PetroVietnam Finance’s dramatic profit U-turn

December 18, 2012 | 16:49
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Vietnam’s biggest finance company, PetroVietnam Finance, is shrinking its profit target to one-tenth of its initial goal, reflecting the rippling consequence of bad debt issued in the local economy.

PetroVietnam Finance Co. (PVFC) last week sent shareholders a letter for approval to reduce 2012’s profit target to VND50 billion ($2.4 million) from initial amount of VND519 billion ($24.9 million). The adjustment puts the target much lower than the reported realised profit for 2012’s first nine months of VND192 billion ($9.2 million).

Reasons for the dramatically lowered target included the possibility that a  number of “low-efficient” state-owned enterprises and groups will be unable to pay debts in time, rising provisions for financial investments and PVFC’s ongoing restructuring.

Revenue, meanwhile, is forecast as unchanged. Target reduction is one of  the biggest adjustments seen at financial institutions in Vietnam this year. It comes after a series of sinking business results of local financial institutions due to high provision for bad debts, among them Asia Commercial Bank (ACB) and Vietnam National Reinsurance (Vinare).

A major brokerage house Ho Chi Minh City Securities (HSC) forecasted that the reduction “can only be due to some aggressive provision booking in the fourth quarter.”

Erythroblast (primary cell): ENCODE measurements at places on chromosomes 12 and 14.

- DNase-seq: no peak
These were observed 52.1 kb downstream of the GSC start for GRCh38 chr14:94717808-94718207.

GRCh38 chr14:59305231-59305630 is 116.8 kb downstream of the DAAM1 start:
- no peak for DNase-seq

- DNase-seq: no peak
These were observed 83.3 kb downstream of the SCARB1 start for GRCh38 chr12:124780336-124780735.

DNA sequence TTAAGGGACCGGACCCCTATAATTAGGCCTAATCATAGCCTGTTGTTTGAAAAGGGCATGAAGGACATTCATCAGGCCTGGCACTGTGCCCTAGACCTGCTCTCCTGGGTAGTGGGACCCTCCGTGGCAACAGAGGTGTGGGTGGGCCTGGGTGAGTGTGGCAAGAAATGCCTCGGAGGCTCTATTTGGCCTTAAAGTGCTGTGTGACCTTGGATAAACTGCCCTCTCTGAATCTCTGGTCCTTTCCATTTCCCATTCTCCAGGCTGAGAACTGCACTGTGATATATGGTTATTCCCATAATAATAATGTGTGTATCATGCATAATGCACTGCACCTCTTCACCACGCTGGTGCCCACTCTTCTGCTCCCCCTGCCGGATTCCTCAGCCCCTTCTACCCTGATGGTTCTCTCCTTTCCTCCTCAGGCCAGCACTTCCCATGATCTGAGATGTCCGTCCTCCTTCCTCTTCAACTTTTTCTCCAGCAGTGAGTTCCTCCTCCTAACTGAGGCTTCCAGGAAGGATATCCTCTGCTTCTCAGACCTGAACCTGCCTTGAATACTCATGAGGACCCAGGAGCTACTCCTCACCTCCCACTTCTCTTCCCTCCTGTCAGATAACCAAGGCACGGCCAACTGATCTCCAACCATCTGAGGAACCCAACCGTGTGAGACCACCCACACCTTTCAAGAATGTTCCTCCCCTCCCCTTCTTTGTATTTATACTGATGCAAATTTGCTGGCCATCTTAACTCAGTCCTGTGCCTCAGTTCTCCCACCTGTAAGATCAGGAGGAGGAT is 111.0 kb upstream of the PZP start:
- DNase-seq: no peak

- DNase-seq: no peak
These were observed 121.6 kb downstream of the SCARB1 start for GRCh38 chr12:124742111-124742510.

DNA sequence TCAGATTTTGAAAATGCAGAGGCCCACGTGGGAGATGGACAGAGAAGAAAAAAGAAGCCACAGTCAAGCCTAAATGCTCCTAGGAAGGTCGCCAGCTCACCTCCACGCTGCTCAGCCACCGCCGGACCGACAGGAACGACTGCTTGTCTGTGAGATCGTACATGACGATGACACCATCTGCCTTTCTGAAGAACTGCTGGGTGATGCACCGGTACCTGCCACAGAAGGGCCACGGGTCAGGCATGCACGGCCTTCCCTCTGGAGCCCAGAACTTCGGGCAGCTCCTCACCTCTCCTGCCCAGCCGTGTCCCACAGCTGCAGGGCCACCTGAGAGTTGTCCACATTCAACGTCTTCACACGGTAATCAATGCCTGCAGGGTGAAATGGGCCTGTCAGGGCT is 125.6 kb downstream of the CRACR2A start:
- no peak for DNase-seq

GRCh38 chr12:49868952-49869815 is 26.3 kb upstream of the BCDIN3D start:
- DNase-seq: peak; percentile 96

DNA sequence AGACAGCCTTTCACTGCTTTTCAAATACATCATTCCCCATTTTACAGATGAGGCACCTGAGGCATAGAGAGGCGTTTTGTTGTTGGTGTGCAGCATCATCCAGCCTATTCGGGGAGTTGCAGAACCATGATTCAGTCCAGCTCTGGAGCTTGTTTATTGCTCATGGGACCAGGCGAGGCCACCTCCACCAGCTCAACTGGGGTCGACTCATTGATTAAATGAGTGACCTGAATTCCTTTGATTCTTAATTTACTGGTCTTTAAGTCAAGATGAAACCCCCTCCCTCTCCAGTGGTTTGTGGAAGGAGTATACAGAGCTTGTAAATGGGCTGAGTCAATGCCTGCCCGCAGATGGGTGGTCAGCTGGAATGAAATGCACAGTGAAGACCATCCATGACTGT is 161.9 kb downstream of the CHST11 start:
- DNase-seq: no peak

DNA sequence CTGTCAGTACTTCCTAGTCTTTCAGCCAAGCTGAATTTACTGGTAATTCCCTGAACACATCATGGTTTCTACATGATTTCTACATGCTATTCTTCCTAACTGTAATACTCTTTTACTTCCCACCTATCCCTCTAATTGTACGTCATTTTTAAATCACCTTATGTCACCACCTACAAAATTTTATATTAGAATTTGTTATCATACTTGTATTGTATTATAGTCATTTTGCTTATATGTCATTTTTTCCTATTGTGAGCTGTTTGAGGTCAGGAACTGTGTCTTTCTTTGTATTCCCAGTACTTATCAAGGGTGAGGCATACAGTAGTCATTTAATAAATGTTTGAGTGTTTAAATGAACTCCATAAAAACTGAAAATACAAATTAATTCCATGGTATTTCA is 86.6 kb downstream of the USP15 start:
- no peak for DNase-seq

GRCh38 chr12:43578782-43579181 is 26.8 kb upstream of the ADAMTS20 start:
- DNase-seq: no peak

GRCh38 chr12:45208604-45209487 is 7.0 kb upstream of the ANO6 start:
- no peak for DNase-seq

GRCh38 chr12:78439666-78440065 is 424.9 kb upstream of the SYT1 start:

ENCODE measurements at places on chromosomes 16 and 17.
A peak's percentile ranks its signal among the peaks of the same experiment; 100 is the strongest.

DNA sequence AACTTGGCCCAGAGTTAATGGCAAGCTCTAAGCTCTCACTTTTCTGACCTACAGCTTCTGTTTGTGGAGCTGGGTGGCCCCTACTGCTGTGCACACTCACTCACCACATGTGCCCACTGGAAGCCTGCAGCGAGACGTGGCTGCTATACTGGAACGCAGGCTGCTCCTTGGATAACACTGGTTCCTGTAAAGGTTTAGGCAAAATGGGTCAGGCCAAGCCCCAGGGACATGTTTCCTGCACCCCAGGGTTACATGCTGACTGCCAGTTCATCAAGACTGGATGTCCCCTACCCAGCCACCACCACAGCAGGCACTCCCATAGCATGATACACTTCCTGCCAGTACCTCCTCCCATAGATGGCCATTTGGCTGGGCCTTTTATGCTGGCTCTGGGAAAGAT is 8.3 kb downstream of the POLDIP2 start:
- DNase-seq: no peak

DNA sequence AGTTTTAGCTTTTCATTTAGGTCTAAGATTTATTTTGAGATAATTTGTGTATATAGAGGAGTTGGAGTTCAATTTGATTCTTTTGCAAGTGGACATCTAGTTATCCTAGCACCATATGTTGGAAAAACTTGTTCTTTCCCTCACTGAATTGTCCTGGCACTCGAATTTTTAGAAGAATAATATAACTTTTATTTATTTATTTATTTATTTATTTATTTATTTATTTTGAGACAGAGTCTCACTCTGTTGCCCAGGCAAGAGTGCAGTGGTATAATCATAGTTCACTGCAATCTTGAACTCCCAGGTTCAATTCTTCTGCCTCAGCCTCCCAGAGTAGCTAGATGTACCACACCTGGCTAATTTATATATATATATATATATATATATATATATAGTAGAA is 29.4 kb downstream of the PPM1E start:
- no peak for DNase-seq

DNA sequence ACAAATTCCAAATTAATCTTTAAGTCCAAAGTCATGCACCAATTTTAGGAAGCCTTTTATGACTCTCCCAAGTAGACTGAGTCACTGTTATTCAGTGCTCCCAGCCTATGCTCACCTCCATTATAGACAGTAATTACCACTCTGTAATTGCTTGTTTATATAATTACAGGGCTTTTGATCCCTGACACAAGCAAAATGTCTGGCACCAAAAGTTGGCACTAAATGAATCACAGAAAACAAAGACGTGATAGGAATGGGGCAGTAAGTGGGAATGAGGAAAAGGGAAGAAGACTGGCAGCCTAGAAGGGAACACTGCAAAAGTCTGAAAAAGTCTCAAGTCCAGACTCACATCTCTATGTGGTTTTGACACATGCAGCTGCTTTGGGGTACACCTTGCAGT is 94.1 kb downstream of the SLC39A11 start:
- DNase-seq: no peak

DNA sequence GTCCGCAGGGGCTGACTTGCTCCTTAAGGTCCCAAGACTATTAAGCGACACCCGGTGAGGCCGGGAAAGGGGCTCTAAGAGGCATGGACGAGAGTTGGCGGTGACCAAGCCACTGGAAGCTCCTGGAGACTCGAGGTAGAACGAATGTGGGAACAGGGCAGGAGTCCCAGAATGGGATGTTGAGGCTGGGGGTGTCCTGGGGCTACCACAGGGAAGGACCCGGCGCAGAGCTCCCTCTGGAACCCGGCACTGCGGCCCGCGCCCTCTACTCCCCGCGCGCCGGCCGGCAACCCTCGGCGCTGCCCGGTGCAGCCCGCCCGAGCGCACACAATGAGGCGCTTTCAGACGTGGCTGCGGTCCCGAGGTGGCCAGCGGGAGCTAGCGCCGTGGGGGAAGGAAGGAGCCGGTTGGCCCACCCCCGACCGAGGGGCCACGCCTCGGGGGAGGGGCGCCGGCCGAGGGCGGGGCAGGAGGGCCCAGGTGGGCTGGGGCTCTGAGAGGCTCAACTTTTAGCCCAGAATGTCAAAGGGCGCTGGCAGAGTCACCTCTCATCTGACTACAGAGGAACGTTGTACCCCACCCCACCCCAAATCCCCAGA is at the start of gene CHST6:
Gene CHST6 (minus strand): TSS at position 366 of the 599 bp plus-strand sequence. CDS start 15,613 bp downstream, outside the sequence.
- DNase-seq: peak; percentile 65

PVFC’s overdue loans rose 26.9 per cent during the year-to-date to VND5.2 trillion ($250 million), according to the company’s financial statement.

HSC emphasised that PVFC had loans totaling VND1.1 trillion ($52.9 million) and 1.7 trillion ($81.7 million) to Vinashin and Vinalines, respectively at the end of 2012’s first half.

As PVFC’s financial statement noted, the firm had kept the loan classification unchanged since they were lent in fiscal year 2009 and 2011, respectively, following instructions from governmental agencies.

Besides, PVFC also has total trust investment and repurchase agreement (repos) worth approximately VND24.4 trillion ($1.2 billion), which may “require significant provisioning and could weigh on their performance for some time,” HSC said.

In fact, HSC noted  “no provisions against other assets” which helped PVFC’s operating expenses drop 41 per cent year-on-year in 2012’s first nine months.

“Financial institutions will be more aggressive in declaring and writing off losses on non-performing loans or investments,” said Fiachra McCana, head of HSC’s research.

By Hai Linh

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